Most SoCs are developed from pre-qualified hardware blocks for the hardware elements described above, together with the software drivers that control their operation. Of particular importance are the protocol stacks that drive industry-standard interfaces like USB. The hardware blocks are put together using CAD tools; the software modules are integrated using a software-development environment.
Chips are verified for logical correctness before being sent to foundry. This process is called functional verification and it accounts for a significant portion of the time and energy expended in the chip design life cycle (although the often quoted figure of 70% is probably an exaggeration). With the growing complexity of chips, hardware verification languages like SystemVerilog, SystemC, e, and OpenVera are being used. Bugs found in the verification stage are reported to the designer.
Traditionally, engineers have employed simulation acceleration, emulation and/or an FPGA prototype to verify and debug both hardware and software for SoC designs prior to tapeout. With high capacity and fast compilation time, acceleration and emulation are powerful technologies that provide wide visibility into systems. Both technologies, however, operate slowly, on the order of MHz, which may be significantly slower – up to 100× slower – than the SoC’s operating frequency. Acceleration and emulation boxes are also very large and expensive at $1M+.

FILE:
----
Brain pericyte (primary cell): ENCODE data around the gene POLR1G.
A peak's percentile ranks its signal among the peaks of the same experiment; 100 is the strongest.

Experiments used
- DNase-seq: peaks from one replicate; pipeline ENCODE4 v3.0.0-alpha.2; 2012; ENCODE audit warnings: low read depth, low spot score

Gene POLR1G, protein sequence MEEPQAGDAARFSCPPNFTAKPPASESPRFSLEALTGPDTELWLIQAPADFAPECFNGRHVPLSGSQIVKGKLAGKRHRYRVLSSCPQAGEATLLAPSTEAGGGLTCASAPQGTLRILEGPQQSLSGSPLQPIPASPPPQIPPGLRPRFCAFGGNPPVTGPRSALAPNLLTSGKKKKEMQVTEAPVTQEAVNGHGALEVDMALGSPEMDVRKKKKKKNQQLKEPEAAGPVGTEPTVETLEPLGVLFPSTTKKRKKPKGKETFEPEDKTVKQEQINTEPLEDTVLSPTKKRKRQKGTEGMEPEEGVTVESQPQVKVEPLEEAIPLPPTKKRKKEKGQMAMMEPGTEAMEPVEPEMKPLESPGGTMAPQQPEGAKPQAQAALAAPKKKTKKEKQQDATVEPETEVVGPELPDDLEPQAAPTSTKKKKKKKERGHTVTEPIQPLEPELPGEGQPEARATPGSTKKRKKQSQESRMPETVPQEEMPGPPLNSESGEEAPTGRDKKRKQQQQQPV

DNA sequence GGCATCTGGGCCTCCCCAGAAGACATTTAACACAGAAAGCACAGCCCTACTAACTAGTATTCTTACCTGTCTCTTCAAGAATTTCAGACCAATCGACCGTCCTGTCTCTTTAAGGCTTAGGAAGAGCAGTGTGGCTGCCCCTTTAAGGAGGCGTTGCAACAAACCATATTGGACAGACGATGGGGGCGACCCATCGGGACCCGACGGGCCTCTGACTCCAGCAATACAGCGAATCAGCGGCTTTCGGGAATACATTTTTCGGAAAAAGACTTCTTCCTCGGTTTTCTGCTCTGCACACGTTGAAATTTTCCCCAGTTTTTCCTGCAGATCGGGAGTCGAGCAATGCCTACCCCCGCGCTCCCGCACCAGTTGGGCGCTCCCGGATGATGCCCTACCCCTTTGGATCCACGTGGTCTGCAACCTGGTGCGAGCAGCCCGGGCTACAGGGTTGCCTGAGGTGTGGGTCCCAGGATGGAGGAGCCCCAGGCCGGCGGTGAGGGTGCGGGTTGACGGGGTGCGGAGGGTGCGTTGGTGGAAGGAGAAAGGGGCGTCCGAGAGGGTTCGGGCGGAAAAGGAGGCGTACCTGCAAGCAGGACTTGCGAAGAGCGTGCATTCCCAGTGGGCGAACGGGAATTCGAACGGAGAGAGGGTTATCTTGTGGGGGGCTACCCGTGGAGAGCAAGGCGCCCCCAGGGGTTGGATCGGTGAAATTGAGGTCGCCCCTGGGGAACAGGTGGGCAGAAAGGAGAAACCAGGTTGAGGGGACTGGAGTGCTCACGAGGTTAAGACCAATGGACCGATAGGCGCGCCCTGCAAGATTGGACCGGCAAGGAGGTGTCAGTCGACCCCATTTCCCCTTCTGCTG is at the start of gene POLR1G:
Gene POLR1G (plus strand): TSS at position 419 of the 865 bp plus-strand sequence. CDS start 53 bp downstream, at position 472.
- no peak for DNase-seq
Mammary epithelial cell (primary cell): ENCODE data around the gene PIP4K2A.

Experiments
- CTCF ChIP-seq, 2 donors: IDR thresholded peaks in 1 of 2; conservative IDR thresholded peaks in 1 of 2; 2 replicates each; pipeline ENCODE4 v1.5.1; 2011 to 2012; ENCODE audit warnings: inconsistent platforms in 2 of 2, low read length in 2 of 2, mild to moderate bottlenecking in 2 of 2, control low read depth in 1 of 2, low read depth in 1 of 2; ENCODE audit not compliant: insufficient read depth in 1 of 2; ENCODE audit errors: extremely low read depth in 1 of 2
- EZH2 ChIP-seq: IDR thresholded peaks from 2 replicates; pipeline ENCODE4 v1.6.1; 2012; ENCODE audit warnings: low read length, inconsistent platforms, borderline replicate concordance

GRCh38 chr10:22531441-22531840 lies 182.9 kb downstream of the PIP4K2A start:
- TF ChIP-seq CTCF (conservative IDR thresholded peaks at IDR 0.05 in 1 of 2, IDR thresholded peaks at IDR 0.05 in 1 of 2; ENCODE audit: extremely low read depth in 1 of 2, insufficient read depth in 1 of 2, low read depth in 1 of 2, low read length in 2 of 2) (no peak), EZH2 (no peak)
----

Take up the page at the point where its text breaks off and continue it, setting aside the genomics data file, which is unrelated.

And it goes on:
FPGA prototypes, in contrast, use FPGAs directly to enable engineers to validate and test at, or close to, a system’s full operating frequency with real-world stimulus. Tools such as Certus are used to insert probes in the FPGA RTL that make signals available for observation. This is used to debug hardware, firmware and software interactions across multiple FPGA with capabilities similar to a logic analyzer.
SoCs can be fabricated by several technologies, including:
SoC designs usually consume less power and have a lower cost and higher reliability than the multi-chip systems that they replace. And with fewer packages in the system, assembly costs are reduced as well.
However, like most VLSI designs, the total cost is higher for one large chip than for the same functionality distributed over several smaller chips, because of lower yields and higher non-recurring engineering costs.
- List of system-on-a-chip suppliers
- Electronic design automation
- Post-silicon validation
- Single-board computer
- Network on a chip
- ARM architecture
- Badawy, Wael; Jullien, Graham A., eds. (2003). System-on-Chip for Real-Time Applications. Kluwer international series in engineering and computer science, SECS 711. Boston: Kluwer Academic Publishers. ISBN 9781402072543. OCLC 50478525. 465 pages.
- Furber, Stephen B. (2000). ARM system-on-chip architecture. Boston: Addison-Wesley. ISBN 0-201-67519-6.
- SOCC Annual IEEE International SOC Conference
- Baya Free SoC Platform Assembly and IP Integration Tool